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Hypertension

26 August 2010

In Some Patients, Hypertension Meds Raise Blood Pressure

Finding true for "significant" percentage of people, researchers say

This article has not necessarily been edited by Health24.

"Every clinician knows that there's a variation in response to antihypertensive treatment, and that some patients will have an elevation in blood pressure," study author Dr. Michael Alderman, a professor of epidemiology & population health and of medicine at the Albert Einstein College of Medicine of Yeshiva University and a former president of the American Society of Hypertension, said in a news release from the society. "The latter phenomenon is generally attributed to patients' failure to take their medications or to a random event. But these data show that it's not a random event."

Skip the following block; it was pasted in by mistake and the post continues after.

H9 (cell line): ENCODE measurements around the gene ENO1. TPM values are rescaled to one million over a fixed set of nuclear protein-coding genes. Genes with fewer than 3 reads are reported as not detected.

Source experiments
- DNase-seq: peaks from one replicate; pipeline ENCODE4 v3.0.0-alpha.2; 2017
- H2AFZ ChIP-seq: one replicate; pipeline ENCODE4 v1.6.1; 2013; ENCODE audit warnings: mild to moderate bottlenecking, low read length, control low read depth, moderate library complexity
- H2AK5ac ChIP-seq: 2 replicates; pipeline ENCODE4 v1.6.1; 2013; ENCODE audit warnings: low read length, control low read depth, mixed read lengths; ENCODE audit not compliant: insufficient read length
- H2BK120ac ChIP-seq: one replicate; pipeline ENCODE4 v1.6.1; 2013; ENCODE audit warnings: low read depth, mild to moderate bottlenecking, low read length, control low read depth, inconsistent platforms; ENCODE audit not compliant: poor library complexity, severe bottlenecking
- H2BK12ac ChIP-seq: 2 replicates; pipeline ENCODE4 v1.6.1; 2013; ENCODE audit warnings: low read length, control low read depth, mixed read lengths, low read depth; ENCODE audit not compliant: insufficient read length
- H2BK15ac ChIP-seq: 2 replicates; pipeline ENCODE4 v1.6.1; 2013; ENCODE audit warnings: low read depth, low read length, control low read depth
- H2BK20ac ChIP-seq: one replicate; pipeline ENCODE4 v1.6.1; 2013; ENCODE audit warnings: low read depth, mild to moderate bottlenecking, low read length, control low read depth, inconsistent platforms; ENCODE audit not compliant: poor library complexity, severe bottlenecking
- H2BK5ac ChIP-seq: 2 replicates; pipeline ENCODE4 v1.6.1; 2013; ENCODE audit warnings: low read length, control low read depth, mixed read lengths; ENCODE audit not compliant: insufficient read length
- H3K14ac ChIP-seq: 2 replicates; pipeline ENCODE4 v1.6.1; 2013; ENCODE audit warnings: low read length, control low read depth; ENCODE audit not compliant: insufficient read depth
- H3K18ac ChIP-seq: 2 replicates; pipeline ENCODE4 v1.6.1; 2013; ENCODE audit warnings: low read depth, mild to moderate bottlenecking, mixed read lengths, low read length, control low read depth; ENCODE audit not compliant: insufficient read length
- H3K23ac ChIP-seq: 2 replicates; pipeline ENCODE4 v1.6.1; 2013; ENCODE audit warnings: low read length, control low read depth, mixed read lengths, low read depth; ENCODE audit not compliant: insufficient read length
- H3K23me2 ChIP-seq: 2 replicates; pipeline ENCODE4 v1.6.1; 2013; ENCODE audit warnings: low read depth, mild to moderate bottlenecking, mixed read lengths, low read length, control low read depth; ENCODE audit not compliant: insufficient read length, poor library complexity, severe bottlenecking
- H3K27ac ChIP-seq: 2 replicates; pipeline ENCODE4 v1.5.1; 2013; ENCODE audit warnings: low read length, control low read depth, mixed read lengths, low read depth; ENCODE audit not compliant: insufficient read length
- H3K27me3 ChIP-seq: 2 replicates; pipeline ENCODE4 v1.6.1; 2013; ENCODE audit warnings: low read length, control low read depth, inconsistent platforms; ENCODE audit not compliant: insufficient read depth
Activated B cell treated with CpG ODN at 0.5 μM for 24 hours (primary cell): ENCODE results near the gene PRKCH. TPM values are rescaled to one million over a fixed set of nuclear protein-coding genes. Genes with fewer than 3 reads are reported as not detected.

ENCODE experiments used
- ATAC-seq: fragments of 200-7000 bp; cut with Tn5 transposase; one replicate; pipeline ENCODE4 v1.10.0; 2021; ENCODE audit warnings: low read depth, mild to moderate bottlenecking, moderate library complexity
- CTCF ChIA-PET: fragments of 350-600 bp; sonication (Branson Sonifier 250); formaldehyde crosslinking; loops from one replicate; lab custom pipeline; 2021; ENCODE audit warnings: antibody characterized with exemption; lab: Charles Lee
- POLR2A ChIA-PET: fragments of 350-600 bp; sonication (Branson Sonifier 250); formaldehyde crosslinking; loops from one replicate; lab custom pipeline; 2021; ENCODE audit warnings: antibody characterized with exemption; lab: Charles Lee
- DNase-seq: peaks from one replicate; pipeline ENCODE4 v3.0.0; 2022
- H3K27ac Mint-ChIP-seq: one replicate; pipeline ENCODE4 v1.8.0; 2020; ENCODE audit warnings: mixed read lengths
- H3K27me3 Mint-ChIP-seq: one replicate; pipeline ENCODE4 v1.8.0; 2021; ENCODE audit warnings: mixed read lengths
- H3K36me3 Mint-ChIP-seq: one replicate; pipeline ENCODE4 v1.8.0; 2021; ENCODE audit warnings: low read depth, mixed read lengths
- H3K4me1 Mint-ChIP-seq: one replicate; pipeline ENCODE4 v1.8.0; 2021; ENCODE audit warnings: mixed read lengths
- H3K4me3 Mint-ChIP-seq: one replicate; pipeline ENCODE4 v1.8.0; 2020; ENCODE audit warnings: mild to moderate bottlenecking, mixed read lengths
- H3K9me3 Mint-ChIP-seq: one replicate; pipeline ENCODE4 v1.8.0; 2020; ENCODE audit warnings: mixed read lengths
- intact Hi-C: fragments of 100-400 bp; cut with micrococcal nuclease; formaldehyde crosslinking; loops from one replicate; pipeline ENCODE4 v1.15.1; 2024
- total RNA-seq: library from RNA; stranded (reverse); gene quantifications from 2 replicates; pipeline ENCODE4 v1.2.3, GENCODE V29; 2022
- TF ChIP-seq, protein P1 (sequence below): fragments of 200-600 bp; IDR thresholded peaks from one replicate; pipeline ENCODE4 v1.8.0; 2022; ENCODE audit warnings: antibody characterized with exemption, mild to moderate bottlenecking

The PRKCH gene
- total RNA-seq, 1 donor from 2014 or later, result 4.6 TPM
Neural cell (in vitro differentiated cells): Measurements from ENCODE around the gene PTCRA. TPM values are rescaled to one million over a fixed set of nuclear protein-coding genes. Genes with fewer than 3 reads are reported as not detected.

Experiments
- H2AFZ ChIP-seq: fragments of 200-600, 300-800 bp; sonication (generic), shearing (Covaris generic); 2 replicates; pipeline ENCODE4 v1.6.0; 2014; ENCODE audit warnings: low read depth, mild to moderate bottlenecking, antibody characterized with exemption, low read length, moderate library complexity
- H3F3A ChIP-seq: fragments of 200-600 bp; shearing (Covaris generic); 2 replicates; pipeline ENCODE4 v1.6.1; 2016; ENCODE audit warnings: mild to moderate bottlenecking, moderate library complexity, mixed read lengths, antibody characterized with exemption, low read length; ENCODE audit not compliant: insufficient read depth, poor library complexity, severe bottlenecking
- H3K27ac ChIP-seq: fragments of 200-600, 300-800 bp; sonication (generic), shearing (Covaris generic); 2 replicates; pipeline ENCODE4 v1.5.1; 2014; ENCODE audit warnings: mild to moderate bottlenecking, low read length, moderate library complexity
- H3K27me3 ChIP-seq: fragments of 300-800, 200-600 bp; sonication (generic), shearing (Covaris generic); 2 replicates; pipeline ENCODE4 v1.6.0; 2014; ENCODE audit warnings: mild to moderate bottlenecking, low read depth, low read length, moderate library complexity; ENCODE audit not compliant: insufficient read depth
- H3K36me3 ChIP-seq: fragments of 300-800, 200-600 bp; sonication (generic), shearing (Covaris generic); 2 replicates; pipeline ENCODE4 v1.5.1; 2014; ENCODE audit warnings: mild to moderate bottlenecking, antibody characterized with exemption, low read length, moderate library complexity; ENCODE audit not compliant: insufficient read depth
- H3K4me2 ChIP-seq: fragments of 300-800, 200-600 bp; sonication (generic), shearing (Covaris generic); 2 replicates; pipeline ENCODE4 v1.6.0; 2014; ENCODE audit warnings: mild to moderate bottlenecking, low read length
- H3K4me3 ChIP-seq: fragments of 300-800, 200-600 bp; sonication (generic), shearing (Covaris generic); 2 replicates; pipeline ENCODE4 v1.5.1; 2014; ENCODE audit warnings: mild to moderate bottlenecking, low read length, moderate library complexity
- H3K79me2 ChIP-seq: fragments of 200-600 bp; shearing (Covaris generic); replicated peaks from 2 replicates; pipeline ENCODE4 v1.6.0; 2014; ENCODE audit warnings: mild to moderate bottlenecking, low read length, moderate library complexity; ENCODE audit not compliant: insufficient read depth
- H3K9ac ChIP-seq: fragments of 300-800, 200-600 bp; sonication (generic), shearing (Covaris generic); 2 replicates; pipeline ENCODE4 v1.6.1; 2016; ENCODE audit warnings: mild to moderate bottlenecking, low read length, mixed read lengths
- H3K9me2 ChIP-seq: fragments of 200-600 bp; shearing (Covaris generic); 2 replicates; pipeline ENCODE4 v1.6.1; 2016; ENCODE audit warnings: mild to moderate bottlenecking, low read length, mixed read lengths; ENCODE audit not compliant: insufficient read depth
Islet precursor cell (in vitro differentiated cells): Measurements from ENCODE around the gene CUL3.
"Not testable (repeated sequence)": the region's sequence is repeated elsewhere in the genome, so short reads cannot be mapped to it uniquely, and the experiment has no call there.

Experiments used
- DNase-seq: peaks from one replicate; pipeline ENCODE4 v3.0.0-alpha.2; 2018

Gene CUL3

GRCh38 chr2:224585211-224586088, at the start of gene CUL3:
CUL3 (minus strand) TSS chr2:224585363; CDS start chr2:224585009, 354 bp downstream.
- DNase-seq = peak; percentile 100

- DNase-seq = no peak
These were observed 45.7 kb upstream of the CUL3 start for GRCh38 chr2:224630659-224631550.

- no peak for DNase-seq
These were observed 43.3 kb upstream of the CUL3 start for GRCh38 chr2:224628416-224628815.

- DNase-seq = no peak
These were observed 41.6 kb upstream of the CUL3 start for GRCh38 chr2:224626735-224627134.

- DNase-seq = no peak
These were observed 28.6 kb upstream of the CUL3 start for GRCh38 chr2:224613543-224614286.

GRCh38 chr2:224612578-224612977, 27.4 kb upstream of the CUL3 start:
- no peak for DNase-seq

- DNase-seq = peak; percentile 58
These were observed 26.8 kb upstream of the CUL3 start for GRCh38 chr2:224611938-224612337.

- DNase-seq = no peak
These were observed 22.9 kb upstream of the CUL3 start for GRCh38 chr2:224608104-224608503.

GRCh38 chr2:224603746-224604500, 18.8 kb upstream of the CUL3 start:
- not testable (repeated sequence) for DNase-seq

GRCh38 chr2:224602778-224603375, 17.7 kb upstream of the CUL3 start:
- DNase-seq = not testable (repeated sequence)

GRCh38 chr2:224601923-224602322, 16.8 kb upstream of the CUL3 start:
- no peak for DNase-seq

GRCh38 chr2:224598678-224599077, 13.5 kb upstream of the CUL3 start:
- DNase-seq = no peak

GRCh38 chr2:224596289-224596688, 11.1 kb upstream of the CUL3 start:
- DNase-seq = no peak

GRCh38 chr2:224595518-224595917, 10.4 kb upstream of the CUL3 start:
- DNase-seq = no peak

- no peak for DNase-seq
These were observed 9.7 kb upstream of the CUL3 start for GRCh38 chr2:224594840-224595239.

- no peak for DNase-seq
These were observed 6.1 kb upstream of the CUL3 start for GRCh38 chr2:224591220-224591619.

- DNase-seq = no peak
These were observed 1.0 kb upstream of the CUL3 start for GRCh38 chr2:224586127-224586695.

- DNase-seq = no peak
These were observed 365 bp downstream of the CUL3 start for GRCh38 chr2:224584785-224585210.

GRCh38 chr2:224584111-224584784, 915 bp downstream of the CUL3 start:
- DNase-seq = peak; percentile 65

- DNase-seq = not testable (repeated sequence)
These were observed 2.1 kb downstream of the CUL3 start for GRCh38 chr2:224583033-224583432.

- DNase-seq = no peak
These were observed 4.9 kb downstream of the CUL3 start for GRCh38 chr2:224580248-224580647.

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Dr Jacomien de Villiers qualified as a specialist physician at the University of Pretoria in 1995. She worked at various clinics at the Department of Internal Medicine, Steve Biko Hospital, these include General Internal Medicine, Hypertension, Diabetes and Cardiology. She has run a private practice since 2001, as well as a consultant post at the Endocrine Clinic of Steve Biko Hospital.

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